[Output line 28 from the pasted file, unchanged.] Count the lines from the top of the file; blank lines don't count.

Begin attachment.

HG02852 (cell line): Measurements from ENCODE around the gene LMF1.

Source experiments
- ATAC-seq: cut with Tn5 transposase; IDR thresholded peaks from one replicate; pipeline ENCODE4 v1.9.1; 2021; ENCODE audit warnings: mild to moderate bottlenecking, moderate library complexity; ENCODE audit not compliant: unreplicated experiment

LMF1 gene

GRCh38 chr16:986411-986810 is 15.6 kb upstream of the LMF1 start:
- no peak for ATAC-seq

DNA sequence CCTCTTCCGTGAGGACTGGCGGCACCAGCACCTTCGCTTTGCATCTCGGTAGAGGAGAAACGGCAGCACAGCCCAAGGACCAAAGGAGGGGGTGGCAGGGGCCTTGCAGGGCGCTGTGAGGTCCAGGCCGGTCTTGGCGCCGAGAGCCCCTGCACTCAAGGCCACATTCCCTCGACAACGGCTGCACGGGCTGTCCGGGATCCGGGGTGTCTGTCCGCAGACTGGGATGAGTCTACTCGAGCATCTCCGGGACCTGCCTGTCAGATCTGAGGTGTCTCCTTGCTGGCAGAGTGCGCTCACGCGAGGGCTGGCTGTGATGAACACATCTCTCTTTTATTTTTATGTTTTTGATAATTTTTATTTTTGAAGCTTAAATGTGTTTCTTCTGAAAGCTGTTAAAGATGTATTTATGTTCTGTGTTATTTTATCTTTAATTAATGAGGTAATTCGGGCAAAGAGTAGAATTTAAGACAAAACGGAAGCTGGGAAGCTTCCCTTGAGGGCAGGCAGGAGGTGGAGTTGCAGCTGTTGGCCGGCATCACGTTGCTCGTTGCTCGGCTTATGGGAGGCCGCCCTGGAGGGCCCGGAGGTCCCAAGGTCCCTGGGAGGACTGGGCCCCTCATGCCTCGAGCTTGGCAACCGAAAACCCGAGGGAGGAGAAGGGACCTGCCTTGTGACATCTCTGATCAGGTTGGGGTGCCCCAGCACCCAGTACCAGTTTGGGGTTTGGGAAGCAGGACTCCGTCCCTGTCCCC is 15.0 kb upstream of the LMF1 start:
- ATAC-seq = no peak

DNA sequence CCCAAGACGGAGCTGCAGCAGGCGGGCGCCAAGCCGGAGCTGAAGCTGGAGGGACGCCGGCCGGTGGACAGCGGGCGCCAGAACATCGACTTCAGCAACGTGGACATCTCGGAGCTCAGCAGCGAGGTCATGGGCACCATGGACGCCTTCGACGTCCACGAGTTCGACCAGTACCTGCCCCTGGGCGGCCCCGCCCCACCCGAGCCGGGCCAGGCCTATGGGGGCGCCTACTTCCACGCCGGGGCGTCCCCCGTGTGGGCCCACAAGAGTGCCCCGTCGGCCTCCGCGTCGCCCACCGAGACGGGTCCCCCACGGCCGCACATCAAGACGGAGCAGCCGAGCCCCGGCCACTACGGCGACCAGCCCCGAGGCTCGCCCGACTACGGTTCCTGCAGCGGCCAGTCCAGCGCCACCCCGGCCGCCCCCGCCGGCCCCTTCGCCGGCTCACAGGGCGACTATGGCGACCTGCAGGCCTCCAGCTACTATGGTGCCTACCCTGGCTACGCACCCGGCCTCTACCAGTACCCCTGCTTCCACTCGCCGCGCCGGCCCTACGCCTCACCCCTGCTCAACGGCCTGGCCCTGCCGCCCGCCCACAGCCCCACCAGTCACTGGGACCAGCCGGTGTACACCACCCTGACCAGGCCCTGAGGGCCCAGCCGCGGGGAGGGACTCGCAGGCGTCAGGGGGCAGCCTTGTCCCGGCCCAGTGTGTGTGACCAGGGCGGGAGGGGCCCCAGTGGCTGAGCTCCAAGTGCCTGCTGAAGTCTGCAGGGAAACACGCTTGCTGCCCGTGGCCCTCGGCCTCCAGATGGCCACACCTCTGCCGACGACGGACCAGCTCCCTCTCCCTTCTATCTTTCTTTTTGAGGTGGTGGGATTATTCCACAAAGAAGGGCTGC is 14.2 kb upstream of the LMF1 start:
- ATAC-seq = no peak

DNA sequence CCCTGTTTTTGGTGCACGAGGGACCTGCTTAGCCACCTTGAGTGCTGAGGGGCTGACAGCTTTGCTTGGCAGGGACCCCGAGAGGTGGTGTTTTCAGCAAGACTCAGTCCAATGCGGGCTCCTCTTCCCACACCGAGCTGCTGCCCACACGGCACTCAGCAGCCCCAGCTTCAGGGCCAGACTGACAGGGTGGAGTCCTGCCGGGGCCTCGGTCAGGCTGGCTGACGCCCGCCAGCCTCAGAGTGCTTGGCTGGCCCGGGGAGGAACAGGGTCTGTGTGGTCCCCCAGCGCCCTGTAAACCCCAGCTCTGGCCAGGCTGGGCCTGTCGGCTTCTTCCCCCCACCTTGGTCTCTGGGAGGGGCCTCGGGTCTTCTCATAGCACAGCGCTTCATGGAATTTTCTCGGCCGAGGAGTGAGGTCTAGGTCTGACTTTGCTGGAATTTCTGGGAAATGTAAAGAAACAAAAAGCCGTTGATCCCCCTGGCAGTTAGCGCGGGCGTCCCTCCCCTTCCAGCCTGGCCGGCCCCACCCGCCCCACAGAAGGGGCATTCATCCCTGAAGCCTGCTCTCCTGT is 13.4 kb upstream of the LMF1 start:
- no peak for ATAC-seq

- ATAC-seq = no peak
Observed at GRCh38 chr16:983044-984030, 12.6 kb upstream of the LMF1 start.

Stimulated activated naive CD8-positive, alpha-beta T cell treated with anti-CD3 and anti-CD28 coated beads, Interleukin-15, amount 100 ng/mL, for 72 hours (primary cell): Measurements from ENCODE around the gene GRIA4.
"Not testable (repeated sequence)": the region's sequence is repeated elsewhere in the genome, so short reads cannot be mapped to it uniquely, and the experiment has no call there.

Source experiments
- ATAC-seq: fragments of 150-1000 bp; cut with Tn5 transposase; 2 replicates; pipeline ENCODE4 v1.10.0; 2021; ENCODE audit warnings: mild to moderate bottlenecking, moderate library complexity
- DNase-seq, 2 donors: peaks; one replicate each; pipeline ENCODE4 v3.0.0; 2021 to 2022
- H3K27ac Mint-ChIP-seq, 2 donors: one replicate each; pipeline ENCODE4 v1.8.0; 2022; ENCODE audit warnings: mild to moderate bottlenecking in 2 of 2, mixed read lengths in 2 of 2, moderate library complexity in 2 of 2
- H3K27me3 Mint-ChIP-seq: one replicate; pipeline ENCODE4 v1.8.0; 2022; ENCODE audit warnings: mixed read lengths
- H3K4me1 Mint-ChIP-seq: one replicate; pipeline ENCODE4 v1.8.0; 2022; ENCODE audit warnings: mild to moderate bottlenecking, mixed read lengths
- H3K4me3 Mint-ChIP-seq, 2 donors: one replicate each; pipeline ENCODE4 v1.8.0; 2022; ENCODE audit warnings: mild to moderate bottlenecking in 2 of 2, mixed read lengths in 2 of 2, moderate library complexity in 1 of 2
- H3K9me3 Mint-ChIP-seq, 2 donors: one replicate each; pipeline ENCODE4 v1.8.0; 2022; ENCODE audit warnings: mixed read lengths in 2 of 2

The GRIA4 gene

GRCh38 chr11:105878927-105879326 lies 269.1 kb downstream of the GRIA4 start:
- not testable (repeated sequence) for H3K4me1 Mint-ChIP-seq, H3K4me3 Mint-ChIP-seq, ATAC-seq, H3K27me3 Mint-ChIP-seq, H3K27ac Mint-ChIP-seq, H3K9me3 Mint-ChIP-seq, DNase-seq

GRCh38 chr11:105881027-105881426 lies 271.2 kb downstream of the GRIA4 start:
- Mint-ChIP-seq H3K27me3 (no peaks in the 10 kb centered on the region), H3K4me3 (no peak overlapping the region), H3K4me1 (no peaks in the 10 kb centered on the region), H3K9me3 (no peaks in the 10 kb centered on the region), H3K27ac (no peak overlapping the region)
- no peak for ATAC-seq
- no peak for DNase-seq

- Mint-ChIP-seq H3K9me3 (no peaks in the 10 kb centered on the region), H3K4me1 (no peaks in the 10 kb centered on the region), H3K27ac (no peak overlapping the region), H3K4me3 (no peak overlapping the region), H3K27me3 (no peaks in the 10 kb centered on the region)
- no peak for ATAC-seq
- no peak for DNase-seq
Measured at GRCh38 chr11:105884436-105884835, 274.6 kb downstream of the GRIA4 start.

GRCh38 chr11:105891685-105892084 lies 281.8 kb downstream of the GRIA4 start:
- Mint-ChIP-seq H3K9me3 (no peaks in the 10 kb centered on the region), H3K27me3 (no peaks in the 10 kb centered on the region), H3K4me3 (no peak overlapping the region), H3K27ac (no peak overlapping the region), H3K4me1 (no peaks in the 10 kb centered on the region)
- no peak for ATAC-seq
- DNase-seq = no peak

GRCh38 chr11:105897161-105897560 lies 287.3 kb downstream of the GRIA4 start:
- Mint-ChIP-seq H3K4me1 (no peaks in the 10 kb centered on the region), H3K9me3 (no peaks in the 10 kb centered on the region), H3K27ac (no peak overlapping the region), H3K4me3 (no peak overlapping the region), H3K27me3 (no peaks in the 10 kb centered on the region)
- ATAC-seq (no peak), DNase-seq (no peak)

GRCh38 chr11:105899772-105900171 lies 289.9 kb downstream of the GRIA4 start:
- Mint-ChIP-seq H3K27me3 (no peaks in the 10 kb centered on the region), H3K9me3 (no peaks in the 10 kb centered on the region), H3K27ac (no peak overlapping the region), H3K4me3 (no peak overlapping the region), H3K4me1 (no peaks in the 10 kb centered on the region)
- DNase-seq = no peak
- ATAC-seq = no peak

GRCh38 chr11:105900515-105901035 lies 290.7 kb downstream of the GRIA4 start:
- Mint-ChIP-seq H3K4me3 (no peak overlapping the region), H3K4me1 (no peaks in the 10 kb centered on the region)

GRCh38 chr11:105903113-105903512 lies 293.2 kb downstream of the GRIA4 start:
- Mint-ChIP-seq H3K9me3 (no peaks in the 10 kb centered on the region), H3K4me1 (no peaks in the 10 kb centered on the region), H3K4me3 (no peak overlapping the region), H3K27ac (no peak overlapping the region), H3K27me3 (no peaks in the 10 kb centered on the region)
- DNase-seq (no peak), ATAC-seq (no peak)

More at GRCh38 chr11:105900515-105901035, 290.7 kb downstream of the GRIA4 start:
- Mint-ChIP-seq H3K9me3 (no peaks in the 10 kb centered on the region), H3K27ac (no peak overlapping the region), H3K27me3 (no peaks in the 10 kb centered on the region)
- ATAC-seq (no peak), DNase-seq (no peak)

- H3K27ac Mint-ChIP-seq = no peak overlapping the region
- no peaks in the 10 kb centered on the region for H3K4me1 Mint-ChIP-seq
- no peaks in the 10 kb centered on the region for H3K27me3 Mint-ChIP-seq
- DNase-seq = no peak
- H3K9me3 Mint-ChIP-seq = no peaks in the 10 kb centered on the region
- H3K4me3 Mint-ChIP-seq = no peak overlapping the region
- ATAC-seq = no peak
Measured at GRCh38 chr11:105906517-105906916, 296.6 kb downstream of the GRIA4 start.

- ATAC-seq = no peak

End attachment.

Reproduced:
GRCh38 chr11:105881027-105881426 lies 271.2 kb downstream of the GRIA4 start: